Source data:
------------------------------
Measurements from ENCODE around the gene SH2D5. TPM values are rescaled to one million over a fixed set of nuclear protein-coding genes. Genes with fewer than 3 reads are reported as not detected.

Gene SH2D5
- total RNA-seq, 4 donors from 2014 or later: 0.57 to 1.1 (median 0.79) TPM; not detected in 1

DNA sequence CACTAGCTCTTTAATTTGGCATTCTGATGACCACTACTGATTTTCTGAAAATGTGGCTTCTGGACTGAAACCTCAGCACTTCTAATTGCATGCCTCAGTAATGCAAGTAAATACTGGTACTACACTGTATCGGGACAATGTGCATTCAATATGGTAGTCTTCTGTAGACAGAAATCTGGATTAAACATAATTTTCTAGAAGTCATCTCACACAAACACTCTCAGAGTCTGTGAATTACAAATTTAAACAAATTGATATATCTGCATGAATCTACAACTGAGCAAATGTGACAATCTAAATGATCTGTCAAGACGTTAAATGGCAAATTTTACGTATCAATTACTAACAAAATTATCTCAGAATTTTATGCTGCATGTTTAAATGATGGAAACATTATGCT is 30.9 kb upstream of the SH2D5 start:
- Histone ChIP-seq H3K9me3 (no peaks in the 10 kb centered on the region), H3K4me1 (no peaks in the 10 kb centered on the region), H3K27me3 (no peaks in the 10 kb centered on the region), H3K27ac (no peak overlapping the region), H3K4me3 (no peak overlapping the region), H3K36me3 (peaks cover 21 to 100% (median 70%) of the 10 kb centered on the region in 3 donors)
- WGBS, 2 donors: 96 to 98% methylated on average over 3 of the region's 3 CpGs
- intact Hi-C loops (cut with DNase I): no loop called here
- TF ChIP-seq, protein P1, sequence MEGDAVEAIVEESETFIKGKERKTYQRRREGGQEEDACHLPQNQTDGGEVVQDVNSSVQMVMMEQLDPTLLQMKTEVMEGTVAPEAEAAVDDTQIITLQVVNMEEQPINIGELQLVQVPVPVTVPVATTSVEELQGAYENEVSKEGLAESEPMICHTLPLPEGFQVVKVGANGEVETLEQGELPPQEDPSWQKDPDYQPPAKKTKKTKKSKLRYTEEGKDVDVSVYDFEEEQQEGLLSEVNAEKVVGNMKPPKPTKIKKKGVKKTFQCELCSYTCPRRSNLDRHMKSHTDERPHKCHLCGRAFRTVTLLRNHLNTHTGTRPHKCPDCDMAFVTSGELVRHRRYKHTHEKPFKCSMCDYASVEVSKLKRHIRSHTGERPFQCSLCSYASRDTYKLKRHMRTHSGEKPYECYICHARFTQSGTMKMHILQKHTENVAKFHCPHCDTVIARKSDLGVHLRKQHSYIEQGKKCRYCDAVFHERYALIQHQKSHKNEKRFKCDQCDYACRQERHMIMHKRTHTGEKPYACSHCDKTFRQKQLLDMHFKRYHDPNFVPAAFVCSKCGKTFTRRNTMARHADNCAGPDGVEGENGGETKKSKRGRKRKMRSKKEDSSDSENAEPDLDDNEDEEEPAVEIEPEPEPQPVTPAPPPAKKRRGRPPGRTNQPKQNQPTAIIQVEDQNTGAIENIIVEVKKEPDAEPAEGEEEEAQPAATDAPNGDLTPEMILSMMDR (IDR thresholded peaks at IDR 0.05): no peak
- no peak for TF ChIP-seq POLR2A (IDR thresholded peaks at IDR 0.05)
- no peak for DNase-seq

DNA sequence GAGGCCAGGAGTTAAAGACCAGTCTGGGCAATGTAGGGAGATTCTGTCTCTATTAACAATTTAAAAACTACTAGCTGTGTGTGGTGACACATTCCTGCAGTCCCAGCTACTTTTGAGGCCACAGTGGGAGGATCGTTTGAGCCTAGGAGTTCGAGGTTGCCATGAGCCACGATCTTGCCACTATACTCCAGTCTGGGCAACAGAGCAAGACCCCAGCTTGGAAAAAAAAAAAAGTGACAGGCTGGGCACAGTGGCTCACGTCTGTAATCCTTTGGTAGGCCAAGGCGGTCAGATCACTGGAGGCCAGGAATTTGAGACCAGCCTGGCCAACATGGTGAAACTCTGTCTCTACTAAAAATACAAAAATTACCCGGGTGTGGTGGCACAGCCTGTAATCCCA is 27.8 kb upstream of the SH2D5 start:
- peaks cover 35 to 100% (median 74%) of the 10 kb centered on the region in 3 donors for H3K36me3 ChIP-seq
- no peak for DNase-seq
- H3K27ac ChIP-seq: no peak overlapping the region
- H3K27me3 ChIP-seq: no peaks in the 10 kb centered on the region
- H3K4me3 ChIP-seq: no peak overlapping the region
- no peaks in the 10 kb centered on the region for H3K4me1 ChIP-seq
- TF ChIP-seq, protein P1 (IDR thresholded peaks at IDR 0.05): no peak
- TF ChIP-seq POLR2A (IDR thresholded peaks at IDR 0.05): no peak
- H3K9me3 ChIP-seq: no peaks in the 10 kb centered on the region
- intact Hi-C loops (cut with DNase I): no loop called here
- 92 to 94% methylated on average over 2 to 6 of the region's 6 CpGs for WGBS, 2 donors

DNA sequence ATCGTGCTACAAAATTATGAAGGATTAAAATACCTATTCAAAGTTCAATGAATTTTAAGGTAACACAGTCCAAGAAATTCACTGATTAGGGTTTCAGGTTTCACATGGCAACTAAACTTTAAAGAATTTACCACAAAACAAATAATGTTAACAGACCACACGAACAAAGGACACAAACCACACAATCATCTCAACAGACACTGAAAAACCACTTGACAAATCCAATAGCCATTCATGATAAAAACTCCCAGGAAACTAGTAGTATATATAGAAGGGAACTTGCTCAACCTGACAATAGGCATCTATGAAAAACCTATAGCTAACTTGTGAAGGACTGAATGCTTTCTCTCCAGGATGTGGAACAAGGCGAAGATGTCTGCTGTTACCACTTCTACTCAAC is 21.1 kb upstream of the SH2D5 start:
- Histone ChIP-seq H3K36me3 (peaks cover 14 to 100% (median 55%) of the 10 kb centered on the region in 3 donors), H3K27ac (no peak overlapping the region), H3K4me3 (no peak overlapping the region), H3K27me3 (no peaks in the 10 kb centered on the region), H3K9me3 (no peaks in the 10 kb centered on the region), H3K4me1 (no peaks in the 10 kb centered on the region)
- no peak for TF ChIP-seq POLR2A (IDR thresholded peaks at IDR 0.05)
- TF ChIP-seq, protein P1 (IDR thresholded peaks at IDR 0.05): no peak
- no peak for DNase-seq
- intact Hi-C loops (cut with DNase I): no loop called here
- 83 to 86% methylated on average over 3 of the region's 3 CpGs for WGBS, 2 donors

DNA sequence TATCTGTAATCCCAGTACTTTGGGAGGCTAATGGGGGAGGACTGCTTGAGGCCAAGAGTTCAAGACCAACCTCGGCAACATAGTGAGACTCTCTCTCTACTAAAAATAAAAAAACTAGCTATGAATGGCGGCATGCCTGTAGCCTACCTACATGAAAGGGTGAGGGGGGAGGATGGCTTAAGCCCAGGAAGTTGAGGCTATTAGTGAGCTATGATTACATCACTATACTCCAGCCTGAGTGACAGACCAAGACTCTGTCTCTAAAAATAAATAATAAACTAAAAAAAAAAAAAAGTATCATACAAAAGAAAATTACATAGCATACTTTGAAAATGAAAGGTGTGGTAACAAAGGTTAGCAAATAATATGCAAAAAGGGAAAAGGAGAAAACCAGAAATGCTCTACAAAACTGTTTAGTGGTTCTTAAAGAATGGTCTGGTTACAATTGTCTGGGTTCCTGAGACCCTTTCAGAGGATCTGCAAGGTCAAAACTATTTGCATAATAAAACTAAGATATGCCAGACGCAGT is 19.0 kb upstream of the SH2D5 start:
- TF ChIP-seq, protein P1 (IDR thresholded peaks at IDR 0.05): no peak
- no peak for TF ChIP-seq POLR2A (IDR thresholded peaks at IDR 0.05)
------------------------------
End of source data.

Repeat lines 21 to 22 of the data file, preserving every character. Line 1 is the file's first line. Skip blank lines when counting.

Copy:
- intact Hi-C loops (cut with DNase I): no loop called here
- 92 to 94% methylated on average over 2 to 6 of the region's 6 CpGs for WGBS, 2 donors